395 Reducing mortality from lung cancer is a worthy aim, which we all pursue as best we can while governments draw billions of pounds from tobacco revenues. What is the place of screening in all this? Here are the results of the National Lung Screening Trial (NLST) which shows that compared with annual chest X-ray, low dose helical computed tomography done for 3 consecutive years in people at high risk can reduce lung cancer mortality by 20% at six years. An editorial by Harold C Sox, attempts to place this in the context of previous trials, and the authors themselves give a very cautious and thoughtful appraisal of their success in the discussion section of their paper. The false-positive rate for CT in this group was very high (23%), but led to surprisingly few invasive tests and very little mortality in contrast to earlier trials. The benefit in overall mortality seems significant and not entirely due to lead-time bias and other kinds of confounding. But the analysis of screening studies is a complex art: if you want a highly readable introduction to it, go to Overdiagnosed (Beacon Press, 2011) by Gilbert Welch, Lisa Schwartz and Steven Woloshin. Then pore over the figures and charts in this paper and see if you can form your own opinion. And then think of the whole picture: in the context of a cost-effective health service, is this something we should start rolling out?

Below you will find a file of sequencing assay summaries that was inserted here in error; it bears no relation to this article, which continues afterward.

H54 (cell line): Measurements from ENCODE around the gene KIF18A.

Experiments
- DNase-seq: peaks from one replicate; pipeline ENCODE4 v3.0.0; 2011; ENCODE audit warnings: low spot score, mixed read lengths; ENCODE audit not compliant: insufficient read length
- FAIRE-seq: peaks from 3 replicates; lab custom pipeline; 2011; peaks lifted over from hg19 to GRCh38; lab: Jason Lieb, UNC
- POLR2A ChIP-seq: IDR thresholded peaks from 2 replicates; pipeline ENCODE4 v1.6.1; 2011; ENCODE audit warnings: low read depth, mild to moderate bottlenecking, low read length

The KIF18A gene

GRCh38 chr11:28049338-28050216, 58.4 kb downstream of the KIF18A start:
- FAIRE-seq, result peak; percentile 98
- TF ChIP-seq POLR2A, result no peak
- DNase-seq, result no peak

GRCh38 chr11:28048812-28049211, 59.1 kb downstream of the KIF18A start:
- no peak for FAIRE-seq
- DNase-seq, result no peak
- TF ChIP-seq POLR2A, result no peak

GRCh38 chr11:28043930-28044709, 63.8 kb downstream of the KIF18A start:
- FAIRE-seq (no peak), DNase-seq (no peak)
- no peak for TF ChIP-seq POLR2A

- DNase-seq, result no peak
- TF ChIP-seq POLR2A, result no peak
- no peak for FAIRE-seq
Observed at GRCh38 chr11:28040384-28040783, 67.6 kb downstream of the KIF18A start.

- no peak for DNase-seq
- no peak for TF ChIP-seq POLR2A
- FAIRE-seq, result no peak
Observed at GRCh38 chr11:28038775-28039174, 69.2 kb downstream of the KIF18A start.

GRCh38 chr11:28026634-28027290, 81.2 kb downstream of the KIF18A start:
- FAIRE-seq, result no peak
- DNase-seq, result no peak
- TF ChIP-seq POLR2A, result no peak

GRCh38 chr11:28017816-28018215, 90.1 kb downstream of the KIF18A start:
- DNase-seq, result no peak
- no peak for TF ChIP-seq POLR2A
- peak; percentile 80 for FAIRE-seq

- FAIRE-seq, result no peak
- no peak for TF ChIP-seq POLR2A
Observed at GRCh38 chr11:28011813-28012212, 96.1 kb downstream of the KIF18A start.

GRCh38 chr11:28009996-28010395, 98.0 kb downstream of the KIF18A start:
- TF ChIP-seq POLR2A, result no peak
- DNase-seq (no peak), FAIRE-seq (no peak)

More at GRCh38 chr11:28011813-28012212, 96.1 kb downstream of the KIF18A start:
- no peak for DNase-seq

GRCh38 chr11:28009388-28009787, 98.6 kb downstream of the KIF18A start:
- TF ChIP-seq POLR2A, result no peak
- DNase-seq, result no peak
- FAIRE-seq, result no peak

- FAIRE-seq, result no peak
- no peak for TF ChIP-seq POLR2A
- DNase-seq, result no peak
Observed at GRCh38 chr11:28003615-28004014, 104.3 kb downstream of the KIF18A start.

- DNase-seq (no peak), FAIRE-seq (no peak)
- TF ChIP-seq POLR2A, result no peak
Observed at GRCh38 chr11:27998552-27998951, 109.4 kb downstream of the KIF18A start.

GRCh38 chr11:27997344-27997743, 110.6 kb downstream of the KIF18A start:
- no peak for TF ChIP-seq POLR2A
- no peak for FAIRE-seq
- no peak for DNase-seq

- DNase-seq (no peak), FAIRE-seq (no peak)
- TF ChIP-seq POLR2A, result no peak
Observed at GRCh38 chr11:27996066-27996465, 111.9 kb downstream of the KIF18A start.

439 Chronic hypertension in pregnancy gets a rather generalised review here – the “chronic” is there to distinguish it from acute pre-eclamptic toxaemia, though of course it is itself a risk factor for PET. There is a useful table of blood pressure lowering drugs which are safe to use in pregnancy. Hypertension in women of child-bearing age is not common and needs investigation, in my view preferably with measurement of renin and aldosterone under controlled conditions: but the article does not go into this but simply suggests following the JCN 7 guidelines in those on multiple drug therapy. If you want to know what these guidelines are, a reference is given. For an old man like me, the rate at which Americans throw out initials and acronyms is a cause of despair. Did I hear that right? Am I cognitively impaired? There is no need to answer these questions.